To assess the Maximising View, we need to specify what precisely we should maximise. Here, alas, we need another distinction. Aggregating freedom over time is more difficult than aggregating most other goods. Consider, for example, most standard views of wellbeing. When we consider how much wellbeing a person enjoys at a particular point in time, we focus on aspects of that person’s life at that point in time (for example, how happy that person is at that time, how much pleasure she is experiencing, whether she is satisfied and so on). Freedom, on the other hand, always ranges into the future (remember the existence-time and actualisation-time distinction). This leaves us with different temporal extensions over which we could aggregate. When we adopt an aggregative conception of the appropriate intrapersonal distribution of Point Freedom, we can either use a Discrete Segments Account or a Fresh Starts Account (Carter 2013, 139–40). When we use the Discrete Segments Account, we aggregate Point Freedom whose temporal range is only up to the next temporal point at which we measure Point Freedom again. Say we want to know how much freedom a person has in the next five years and we do so by aggregating her Point Freedom every year (I only assume for this example that segments are 1 year long).
Accordingly, we would first calculate a person’s Point Freedom at t by aggregating all freedoms with an existence-time t and with actualisation-times between t and t + 5. Then we would add this to the Point Freedom at t + 1, which we get by aggregating all freedoms with an existence-time t + 1 and actualisation-times between t + 1 and t + 5. And so on.
Let us see whether the Maximising View works with either the Discrete Segment Account or the Fresh Starts Account. Let us start with the Fresh Starts Account.
When combined with the Fresh Starts Account, the Maximising View seems problematically biased towards ‘end-heavy’ distributions of actualisation-times. Let me explain what I mean. Imagine you could substitute a person’s freedom to do a particular act soon with a freedom to do such an act, or a similar one, at the end of her life (assume also that actualising either of these freedoms does not provide the person with additional freedoms). Consider:
On the Maximising View, we furnish Irina with highest lifetime freedom, if we make all coupons redeemable during the last 5 years of her life (setting aside uncertainty), because this way they exist the longest. As a result, these actualisable options would be counted as separate freedoms in every measurement period. More generally, and other things being equal, the later an option’s actualisation-time, the longer it exists and the greater its contribution to the sum of Point Freedom across time.
Coupon Booklet: we are putting together a booklet with coupons for our friend Irina who is twenty-five years old. The booklet features coupons that give her the freedom to go on a free holiday, visit the opera or eat at a fancy restaurant. When setting the terms of the coupons, we have different options: we can make all coupons redeemable during the next five years, make each coupon redeemable during a different five year stretch, or make them all redeemable during the last five years of Irina’s life.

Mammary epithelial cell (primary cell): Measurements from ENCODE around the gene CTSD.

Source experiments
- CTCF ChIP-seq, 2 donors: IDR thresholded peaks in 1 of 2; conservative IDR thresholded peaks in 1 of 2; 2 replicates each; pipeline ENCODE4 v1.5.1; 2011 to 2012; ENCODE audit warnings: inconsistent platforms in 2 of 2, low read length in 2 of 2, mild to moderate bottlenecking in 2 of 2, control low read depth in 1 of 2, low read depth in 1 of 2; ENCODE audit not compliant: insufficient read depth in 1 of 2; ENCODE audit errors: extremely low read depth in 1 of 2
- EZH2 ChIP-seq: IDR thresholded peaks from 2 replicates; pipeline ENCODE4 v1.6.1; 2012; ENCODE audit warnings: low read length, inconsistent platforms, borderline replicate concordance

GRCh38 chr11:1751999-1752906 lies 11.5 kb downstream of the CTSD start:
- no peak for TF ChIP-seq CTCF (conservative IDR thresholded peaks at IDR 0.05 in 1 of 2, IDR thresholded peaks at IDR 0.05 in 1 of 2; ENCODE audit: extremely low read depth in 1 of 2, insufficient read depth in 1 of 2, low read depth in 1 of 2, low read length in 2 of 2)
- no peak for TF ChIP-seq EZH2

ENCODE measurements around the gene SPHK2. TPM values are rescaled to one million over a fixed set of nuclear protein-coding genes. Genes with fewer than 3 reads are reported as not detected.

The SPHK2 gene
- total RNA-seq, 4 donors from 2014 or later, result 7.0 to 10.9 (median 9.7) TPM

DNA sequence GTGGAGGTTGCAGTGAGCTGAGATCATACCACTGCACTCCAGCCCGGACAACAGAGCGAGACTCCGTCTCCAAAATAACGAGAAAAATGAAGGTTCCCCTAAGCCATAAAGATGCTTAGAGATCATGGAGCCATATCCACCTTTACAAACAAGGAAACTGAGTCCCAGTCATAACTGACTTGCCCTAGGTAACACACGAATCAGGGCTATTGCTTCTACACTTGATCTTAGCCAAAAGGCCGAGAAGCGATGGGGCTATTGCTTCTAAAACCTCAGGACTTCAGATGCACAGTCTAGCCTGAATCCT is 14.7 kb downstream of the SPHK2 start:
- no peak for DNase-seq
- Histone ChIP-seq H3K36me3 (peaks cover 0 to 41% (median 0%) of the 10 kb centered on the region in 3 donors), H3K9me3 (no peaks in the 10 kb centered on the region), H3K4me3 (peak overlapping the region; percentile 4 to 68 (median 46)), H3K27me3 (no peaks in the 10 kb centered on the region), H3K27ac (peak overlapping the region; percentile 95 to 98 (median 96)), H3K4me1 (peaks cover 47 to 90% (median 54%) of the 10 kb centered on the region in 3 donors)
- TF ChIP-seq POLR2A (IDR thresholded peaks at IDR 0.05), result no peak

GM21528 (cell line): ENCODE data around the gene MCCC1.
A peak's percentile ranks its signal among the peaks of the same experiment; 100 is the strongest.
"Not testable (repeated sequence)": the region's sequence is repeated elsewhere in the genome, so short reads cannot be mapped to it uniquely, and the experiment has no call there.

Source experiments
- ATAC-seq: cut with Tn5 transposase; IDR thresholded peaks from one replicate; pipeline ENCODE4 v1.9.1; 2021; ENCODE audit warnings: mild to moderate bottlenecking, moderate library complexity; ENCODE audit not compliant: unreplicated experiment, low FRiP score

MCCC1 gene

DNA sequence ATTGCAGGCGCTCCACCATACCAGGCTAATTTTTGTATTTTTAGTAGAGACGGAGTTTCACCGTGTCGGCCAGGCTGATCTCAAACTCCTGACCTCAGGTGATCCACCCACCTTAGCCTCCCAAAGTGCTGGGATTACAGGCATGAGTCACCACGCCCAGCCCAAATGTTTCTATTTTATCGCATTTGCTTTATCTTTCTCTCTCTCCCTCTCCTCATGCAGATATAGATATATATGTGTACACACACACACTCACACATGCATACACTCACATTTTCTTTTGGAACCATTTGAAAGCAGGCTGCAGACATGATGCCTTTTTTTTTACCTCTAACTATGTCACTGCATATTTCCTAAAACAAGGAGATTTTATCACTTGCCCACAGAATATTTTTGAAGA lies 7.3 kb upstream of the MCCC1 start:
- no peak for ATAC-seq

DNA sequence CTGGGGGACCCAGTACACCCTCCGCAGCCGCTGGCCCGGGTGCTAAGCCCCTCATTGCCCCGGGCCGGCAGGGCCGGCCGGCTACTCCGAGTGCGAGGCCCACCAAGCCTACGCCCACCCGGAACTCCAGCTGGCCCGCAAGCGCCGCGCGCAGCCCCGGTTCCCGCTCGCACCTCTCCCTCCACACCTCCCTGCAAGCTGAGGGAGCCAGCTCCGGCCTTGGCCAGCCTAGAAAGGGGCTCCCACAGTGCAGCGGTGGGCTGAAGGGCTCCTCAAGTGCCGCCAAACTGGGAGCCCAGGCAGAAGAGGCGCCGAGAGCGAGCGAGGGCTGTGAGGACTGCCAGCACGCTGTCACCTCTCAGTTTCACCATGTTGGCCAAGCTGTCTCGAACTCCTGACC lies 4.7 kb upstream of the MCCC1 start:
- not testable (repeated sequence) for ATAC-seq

Coupon Booklet shows that the Fresh Starts Account is biased towards freedoms with late actualisation-times (other things being equal). Practically more relevant, such a bias will also countenance relatively frequent interventions to curtail freedoms that are freedom-reducing (again, depending on relative fecundity and an agent’s probability distribution over the different options). Combined with the Fresh Starts Account, the Maximising View would advise curtailing low-fecundity options to safeguard future freedoms comparatively often. For on the Fresh Starts Account it becomes imperative to keep freedoms as long as possible, seeing that they are counted in every measurement-period.
Is this implausible? On the one hand, one might think that keeping one’s freedom involves keeping one’s options open. In this sense, the later your freedoms’ actualisation-times, or the less likely you are to choose early low-fecundity options, the more freedom you will have across your life. But such thinking might become implausible, if carried ad absurdum. Taken to extremes, we could imagine lives in which people can actualise a great deal of freedoms at the end of their lives but can actualise very few freedoms (with relatively low fecundity) beforehand.16 Such an implication, I think, conflicts with some of our reasons to value freedom. The bias towards late actualisation-times might significantly reduce a person’s opportunities to pursue her own conception of the good. Most conceptions of the good life seem to imply being in a position to pursue projects and make actual choices at earlier and not only at later stages in life. Such choices require freedoms with earlier actualisation-times, oftentimes including those that do not expand or even preserve all of a person’s future freedoms.17 Moreover, a very ‘end-heavy’ distribution of actualisation-times does not always sit well with a concern with personality change. People change throughout life and this might require being able to actualise many freedoms throughout one’s life (again, even low-fecundity ones). Moreover, personality change typically slows down somewhat in old age, which further speaks against a strong bias towards late actualisation-times (Caspi and Roberts 2001, 50–51). Finally, a person’s prospects to experience different lifestyles are diminished, if too many of her freedoms can only be actualised towards the end of her life or if she is prevented too often from choosing options relatively low in fecundity. The Starting Gate Account’s bias towards late actualisation-times and towards curtailing low-fecundity options does not sit well with our reasons to value freedom.